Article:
In 2014 he designed the robot barman Makr Shakr. Carlo Ratti, born in Turin, is one of the most famous and influential Italian architects in the world. He teaches at the Massachusetts Institute of Technology, Boston, USA, where he is Director of the MIT Senseable City Lab. We met him for an early evaluation of that futuristic experience.
How was your artificial barman accepted?
Makr Shakr was conceived in 2014 as an installation for Google I/O, the annual developers’ conference held in San Francisco. The project was instantly the focus of considerable attention and curiosity. During the subsequent months, we received several requests from people who wanted to know whether they could purchase the machine or rent it for a birthday party or a wedding. All this encouraged us to turn Makr Shakr into a start-up that is growing at an astounding pace. The Royal Caribbean was Makr Shakr’s first client. Today these robotised cafés are permanently installed on board all their new cruise liners. Meanwhile, the mobile unit Makr Shakr on the Road has been touring the world without a break for the past thirty years. Last year it was even at one of Rihanna’s concerts. We can say that the project is progressing very well. I would also like to say that if, one the one hand we did not cause any barman to lose his job, on the other hand we have provided employment to about ten young engineers in Turin.
Makr Shakr, my robot-barman, was conceived in 2014. It did not cause the loss of jobs but rather created new ones.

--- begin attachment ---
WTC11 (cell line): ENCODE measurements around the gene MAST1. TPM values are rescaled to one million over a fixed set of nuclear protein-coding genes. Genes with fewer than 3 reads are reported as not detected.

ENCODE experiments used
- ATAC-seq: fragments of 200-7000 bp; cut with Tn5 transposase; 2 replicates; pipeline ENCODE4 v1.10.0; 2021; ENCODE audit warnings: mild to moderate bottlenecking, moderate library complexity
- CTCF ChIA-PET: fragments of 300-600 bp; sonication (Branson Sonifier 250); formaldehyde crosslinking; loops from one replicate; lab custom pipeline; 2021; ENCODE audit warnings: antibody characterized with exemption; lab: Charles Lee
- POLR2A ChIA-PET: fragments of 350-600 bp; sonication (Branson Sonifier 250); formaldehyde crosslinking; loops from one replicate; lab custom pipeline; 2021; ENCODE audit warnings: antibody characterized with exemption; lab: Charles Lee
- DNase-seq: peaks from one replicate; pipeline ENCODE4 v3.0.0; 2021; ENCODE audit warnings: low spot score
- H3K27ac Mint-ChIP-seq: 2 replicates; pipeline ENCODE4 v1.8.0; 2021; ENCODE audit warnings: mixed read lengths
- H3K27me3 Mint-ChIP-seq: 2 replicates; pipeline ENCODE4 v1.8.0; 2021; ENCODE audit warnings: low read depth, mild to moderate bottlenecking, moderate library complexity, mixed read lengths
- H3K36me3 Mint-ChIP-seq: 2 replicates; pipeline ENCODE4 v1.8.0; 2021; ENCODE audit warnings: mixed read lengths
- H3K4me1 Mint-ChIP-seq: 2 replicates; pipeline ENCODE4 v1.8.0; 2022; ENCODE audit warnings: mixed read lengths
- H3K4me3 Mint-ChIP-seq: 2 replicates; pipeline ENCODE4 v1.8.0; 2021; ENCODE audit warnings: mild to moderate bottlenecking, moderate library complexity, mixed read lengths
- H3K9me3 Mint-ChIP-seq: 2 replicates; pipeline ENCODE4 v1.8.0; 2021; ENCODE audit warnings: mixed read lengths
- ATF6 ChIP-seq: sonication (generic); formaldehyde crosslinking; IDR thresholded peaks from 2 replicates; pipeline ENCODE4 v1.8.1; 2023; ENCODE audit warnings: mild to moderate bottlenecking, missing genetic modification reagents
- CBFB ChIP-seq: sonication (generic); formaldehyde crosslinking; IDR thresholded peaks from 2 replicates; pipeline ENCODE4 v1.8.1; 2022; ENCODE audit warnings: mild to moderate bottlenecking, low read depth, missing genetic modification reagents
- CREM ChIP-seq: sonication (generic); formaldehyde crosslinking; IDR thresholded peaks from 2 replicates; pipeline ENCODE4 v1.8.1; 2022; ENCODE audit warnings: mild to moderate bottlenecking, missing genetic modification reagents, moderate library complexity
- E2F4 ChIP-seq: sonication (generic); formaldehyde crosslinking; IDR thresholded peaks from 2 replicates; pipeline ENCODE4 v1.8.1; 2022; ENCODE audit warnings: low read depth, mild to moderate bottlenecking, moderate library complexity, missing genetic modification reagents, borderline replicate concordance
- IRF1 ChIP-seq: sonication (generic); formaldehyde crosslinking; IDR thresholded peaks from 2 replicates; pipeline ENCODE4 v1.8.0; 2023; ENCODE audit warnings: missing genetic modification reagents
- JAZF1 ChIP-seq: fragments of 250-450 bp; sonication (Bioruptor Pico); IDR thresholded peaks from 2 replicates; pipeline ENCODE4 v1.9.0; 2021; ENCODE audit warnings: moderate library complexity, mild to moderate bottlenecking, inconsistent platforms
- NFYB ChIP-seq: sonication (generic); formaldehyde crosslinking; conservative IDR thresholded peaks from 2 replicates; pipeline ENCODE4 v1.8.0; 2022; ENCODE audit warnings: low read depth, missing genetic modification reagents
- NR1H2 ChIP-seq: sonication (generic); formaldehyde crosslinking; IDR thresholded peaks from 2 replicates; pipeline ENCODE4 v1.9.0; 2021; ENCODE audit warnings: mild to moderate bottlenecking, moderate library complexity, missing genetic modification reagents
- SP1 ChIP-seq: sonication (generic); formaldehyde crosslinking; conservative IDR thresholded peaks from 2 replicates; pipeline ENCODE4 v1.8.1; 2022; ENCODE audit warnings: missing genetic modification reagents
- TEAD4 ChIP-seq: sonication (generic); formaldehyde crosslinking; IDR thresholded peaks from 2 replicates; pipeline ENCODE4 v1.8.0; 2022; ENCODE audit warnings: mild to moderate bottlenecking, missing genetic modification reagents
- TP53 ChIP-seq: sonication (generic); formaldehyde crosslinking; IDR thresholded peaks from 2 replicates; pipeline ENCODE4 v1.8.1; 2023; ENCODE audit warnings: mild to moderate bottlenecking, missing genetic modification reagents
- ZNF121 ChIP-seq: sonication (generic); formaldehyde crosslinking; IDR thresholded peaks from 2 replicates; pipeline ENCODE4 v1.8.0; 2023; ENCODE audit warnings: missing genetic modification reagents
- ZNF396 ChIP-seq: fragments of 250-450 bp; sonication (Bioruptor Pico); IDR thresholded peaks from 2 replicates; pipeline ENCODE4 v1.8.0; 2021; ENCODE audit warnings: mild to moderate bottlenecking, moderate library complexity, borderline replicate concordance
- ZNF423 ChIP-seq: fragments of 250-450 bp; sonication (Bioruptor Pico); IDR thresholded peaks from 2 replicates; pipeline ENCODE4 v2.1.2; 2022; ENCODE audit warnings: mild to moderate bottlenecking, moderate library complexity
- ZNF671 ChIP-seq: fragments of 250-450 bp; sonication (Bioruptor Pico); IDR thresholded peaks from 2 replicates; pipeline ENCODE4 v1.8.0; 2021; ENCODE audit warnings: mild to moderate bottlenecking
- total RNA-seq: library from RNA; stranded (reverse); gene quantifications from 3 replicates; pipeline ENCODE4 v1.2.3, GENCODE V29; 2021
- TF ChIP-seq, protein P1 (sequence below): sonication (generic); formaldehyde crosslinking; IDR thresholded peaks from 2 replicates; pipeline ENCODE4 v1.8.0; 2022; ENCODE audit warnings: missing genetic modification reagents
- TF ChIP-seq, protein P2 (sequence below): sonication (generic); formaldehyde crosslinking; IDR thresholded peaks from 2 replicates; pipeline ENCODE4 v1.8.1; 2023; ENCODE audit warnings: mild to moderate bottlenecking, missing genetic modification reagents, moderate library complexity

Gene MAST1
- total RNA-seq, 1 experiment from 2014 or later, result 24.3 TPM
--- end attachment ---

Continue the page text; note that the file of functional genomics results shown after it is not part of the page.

Robots deprive people of jobs, just as automated processes do. This is a common fear. You suggested enforcing a tax on robots as compensation for those who lose their job. How could that be implemented?
Let’s consider, for instance, Italian taxi drivers and self-driving cars. The technology for self-driving cars is almost ready. Taxi drivers will be out of a job in a few years. And, along with them, millions of people in the world who earn a living by driving a car. So what can we do about it? There are two keywords on which we can centre a discussion, precisely “transition” and “redistribution”. “Transition” to manage current day revolutionary technological inventions without being overwhelmed by them. And also to help those who have lost a job today to find another one tomorrow, and to educate the new generations for future professions. “Redistribution”, because it is crucial to understand who will benefit by this new world. Those who have invested capital? Or those who have been left unemployed? A solution could be to make robots or new artificial intelligence devices pay taxes. It simply means taxing the capital and transferring profit to those who have perhaps lost their job. The proposal was unfortunately rejected by the European Parliament a few months ago but it instantly found an unexpected supporter in Bill Gates.
Can we say that the advent of robots will necessarily change the concept of work?
I think so. But this will not necessarily be negative. Let’s consider, for instance, self-driving cars. In the not too distant future, while our car drives us somewhere, we could carry out other activities we have little time to spend on today, such as reading, sleeping, playing, etc. The car becomes an extension of our home, as in Mario Bellini’s visionary project of the ‘70s, Kar-a-sutra.
Does automation risk
widening the gap between rich and poor countries? The former could release intelligent devices for progress, and the latter will, instead, be bound to material labour...
Furthermore, suffice to consider the so-called leapfrog phenomenon (a rapid change process, Editor’s Note). Africa is providing several such examples with forward leaps that change the rules of the game. For instance, the use of telephones to make a purchase or to make a money transfer is more common in certain African capital cities than in Europe. Or, the incubators in Nairobi, which have developed around the technological non-profit organisation Ushahidi...